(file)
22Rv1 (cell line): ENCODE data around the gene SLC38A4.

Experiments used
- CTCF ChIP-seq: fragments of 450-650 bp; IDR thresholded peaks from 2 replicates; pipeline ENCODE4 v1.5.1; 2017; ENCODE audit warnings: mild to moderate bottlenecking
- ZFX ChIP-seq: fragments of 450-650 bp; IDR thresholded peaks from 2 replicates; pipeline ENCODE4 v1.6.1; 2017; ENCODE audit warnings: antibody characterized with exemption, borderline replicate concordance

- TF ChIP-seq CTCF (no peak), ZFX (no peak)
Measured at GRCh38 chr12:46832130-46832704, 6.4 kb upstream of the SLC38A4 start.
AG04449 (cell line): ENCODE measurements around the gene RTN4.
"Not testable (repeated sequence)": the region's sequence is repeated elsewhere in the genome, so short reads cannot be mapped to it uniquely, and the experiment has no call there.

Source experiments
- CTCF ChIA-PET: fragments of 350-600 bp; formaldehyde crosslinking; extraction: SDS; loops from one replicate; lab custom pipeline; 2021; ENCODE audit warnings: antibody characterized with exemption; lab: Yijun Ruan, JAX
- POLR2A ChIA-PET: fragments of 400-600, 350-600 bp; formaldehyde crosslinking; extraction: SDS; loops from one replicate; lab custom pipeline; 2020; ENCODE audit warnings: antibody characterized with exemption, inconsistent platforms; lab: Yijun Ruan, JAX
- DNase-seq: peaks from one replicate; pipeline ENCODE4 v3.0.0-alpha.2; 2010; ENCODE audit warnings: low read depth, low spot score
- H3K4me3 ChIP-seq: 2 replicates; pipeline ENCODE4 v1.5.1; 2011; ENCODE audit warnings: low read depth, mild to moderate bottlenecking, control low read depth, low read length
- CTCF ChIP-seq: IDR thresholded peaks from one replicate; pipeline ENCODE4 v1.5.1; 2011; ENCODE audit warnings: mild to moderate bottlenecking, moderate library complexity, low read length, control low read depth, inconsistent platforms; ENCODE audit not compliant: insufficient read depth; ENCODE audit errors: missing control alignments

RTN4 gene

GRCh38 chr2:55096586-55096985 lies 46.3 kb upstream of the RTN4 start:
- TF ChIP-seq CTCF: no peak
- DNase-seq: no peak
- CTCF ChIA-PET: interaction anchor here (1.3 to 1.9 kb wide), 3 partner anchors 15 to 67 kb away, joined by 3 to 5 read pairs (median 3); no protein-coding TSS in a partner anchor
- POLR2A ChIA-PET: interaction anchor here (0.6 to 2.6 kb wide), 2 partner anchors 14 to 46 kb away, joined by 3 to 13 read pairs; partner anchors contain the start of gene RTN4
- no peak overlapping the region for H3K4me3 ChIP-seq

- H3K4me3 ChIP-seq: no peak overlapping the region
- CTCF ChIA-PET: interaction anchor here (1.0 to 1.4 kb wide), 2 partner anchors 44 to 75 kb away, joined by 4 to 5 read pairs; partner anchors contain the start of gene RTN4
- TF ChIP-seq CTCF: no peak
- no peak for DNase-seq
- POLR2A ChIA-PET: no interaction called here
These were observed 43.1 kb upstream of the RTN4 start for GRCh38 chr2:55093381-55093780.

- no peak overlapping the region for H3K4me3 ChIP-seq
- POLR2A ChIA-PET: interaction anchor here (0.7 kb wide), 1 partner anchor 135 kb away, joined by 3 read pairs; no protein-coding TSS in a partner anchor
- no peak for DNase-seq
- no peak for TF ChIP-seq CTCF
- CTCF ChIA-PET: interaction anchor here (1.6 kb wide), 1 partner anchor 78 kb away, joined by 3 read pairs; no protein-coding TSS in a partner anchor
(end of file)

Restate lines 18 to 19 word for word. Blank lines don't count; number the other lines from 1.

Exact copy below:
- DNase-seq: no peak
- CTCF ChIA-PET: interaction anchor here (1.3 to 1.9 kb wide), 3 partner anchors 15 to 67 kb away, joined by 3 to 5 read pairs (median 3); no protein-coding TSS in a partner anchor